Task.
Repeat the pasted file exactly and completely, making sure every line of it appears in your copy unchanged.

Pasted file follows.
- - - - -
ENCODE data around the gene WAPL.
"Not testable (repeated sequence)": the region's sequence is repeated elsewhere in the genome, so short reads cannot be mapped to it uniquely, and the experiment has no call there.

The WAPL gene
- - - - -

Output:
ENCODE data around the gene WAPL.
"Not testable (repeated sequence)": the region's sequence is repeated elsewhere in the genome, so short reads cannot be mapped to it uniquely, and the experiment has no call there.

The WAPL gene